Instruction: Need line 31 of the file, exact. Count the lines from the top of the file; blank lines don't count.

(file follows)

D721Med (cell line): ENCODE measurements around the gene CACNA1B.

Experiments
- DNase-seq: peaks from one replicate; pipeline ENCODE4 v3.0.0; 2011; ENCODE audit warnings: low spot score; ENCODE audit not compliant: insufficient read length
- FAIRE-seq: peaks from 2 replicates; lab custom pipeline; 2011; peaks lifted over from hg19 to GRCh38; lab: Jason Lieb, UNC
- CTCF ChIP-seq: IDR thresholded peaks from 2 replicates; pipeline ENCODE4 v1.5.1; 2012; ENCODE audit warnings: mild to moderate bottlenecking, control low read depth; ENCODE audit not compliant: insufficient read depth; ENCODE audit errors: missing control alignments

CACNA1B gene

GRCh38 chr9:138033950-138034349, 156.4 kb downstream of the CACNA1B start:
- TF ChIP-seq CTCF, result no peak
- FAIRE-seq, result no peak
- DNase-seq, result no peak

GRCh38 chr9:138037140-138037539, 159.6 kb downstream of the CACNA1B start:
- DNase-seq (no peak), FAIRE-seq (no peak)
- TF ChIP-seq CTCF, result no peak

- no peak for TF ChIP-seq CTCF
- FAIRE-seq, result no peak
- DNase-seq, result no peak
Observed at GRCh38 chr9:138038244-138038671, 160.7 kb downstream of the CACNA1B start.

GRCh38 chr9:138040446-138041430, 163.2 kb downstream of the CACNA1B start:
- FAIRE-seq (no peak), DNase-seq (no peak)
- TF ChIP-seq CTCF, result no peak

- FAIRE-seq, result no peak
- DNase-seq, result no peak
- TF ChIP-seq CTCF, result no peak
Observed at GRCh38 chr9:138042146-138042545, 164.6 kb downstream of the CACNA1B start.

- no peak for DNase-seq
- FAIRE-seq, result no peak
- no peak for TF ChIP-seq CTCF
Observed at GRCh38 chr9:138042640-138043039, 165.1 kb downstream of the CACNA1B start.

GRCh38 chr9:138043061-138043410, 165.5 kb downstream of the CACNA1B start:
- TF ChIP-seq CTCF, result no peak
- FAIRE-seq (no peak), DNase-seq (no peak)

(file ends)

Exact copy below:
- FAIRE-seq (no peak), DNase-seq (no peak)